As we have learned this week, anger is a healthy emotion, as long as it is channeled in a healthy way. Dealing with anger constructively can actually help our marriages become stronger-- and closer. In order to not allow anger to become destructive, it's important to learn how to deal with it effectively. Today, we will finish up with two more ways to deal with anger that can actually help you improve your marriage:
Freedom #5: To take risks in one's own behalf instead of choosing to be only "secure" and not rocking the boat. We have all probably been in a situation where we've had something bothering us, but have been too afraid to bring it up or make a change because of how this confrontation might effect things.
By now, you are aware of what "enmeshment" is and how to know if you are in an enmeshed relationship (see earlier blog posts this week). What are the dangers of being in an enmeshed relationship?
Loss of self. When you are in an enmeshed relationship, you lose your identity. You ultimately lose the parts of your "self" that made the other person fall in love with you to begin with!
This week, we are discussing the ever sought after goal of many of our clients— peace. Peace of heart, peace of mind, a peaceful home, peaceful relationships, or a peaceful work environment. The issues we see in our office that bring couples, families and individuals to therapy may vary, but underneath the presenting problem is usually the same core struggle: Whatever is going on in their life feels chaotic, unsettling, insecure, or just simply without peace.
As Rick Warren states, "One key to failure is to try to please everyone". Sound familiar? Many of us grew up in a home where we constantly tried to get the approval from our parents or other important people in our lives, only to feel like we constantly fell short of this. As adults, we might try to continue this cycle by trying to make everyone like us or think we are "good".
When we allow the expectations of parents, friends, teachers, peers, or other people to control our lives, we aren't fulfilling our true purpose in life. After all, other's opinions of us don't truly make us "good", even though it's nice to think other people hold us in a favorable light.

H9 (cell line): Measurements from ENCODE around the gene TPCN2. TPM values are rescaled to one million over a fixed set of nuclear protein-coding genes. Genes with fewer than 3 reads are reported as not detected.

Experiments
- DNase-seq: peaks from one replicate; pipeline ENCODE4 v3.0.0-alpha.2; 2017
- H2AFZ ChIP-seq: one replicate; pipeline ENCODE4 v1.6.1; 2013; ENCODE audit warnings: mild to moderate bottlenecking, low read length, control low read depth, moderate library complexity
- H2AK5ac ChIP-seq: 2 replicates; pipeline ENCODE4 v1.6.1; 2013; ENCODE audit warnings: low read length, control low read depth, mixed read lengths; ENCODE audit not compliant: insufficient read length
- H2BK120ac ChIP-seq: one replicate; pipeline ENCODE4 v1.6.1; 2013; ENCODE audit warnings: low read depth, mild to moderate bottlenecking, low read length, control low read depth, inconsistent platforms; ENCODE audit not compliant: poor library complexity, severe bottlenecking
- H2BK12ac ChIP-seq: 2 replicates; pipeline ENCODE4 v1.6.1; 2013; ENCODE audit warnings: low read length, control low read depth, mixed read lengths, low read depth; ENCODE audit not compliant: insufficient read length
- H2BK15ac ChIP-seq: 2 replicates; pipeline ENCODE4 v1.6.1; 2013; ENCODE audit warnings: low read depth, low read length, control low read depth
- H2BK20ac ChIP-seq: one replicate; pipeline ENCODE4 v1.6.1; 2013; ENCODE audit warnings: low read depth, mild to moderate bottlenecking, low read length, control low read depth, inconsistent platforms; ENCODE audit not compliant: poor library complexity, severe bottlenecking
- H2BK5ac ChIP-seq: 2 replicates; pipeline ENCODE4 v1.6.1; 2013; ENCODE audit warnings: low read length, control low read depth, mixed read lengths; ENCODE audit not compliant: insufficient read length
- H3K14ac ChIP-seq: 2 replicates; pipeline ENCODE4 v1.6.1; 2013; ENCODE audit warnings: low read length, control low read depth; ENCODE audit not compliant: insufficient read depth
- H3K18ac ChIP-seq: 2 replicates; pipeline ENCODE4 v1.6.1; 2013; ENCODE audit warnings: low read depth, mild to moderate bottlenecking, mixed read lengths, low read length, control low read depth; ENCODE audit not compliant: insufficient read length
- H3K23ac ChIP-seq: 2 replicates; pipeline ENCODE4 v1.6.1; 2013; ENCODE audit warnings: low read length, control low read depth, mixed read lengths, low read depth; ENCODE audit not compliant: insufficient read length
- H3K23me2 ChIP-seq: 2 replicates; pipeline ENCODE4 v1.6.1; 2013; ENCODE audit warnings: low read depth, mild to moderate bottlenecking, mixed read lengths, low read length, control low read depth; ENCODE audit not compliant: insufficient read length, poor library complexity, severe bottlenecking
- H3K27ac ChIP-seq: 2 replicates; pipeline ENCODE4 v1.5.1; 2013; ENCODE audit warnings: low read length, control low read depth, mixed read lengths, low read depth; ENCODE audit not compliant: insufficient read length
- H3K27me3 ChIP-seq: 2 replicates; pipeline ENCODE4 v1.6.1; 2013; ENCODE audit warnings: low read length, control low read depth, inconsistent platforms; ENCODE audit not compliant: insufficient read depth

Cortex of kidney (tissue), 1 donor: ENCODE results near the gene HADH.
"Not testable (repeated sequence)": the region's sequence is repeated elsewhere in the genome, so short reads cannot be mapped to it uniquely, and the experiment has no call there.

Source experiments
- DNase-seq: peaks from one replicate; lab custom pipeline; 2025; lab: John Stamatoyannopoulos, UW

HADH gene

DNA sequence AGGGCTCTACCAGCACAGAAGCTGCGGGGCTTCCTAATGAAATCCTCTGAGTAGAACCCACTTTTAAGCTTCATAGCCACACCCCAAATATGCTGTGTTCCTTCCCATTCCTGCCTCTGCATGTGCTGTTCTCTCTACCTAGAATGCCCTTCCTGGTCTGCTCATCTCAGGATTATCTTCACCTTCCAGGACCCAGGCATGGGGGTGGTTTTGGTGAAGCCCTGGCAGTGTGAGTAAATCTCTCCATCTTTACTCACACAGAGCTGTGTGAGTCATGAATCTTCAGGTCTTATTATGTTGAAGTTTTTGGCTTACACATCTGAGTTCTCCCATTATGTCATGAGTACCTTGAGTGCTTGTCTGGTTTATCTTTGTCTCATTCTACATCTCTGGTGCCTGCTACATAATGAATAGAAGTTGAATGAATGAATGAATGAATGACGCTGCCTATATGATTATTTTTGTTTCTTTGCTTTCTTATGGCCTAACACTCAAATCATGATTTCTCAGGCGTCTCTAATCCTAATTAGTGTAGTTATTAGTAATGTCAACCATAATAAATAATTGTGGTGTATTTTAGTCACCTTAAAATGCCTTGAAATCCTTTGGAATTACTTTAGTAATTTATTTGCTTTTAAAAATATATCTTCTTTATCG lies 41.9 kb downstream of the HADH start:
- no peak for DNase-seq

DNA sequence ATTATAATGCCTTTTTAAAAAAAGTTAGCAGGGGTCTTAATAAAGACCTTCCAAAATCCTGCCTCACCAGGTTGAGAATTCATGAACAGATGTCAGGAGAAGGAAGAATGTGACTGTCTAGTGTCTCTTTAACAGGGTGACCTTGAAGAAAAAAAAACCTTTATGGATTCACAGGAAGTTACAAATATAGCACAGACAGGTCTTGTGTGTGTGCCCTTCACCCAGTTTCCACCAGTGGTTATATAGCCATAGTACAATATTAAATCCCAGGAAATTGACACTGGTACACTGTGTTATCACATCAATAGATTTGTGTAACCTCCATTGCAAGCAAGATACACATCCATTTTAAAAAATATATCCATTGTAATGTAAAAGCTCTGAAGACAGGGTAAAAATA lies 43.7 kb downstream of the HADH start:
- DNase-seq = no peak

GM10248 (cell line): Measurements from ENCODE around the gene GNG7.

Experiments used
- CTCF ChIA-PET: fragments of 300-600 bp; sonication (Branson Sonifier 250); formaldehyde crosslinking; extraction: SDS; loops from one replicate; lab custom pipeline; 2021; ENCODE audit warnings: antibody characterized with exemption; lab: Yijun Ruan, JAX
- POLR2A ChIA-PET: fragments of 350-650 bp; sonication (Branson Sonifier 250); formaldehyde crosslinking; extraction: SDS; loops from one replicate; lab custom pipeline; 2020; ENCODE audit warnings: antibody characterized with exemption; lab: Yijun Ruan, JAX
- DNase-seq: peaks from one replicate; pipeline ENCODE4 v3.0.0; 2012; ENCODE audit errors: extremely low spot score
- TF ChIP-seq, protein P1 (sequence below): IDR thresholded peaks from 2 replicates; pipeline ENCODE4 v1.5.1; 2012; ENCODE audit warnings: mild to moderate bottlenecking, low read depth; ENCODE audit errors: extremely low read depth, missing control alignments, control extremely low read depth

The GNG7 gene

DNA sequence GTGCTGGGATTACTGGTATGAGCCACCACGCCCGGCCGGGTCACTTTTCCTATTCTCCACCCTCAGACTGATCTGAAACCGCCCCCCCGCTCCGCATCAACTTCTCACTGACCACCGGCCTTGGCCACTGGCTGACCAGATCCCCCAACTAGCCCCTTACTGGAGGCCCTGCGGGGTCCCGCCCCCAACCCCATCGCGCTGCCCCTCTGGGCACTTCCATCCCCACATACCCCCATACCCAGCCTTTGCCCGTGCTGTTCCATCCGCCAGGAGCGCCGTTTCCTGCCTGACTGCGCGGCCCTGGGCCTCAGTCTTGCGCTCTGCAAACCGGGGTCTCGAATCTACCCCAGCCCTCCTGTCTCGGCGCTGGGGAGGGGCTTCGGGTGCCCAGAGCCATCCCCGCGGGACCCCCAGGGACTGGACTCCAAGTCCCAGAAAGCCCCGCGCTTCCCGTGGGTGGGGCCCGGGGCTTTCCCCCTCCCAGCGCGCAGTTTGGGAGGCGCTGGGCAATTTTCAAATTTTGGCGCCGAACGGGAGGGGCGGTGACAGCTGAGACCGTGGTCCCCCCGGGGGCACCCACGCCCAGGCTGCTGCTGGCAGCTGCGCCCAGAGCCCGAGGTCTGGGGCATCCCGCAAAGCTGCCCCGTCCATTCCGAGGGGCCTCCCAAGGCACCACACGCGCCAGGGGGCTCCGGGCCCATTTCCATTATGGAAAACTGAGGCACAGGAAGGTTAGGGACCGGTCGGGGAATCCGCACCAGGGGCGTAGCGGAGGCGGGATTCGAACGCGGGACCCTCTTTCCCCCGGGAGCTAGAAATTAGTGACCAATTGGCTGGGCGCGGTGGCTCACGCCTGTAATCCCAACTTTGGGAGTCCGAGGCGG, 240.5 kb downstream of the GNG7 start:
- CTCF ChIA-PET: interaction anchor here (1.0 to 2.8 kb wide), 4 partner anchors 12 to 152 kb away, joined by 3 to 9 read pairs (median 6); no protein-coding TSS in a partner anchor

When we allow other's opinions of us to run our life and constantly seek the approval of others, we don't follow a path in life that gives us true joy and fulfillment. Other people may expect things from you that are not only unrealistic, but may not even be on your radar for what makes you happy. As Rick Warren also states, "Those who follow the crowd usually get lost in it".
Does approval seeking drive your life? If so, stop and ask yourself what YOU need from your life to feel fulfilled and to feel truly connected to your purpose. If you are listening to the opinions of others over your own, you will miss your purpose and cause yourself unnecessary stress!
Source: The Purpose Driven Life by Rick Warren
Joleen Watson, MS, LMFT, NCC, is a therapist at Imagine Hope Counseling Group. She enjoys doing marriage counseling, relationship counseling, couples counseling, and individual counseling. Imagine Hope also specializes in family, child and adolescent counseling and serves Indianapolis area including the surrounding areas of Carmel, Noblesville, Zionsville, Westfield, and Fishers.
This week we are reviewing different Christmas gift ideas for your significant other, based on the 5 Love Languages. Do you know your significant other's Primary Love Language? It could make a big difference this Holiday Season in your S.O. feeling appreciated and validated! Today we will review the last two Love Languages and gift ideas for each:
Whether it's a friendship or a romantic relationship, each person in that relationship must be capable to have healthy intimacy for it to work out. Sometimes, we try to change other people to get our own needs met, so realizing that someone else might not be capable of what you are asking for, is important. This can help you let go of changing them and work on changing yourself and your expectations instead. Remember, you are worthy of the best that life has to offer!
"Lean on me! When you're not strong, I'll be your friend. I'll help you carry on". You know the Bill Withers song... We do all need somebody to lean on! A basic human need is support. When we are children, we need support and encouragement to develop. As adults we need support to grow and flourish and live to our full potential.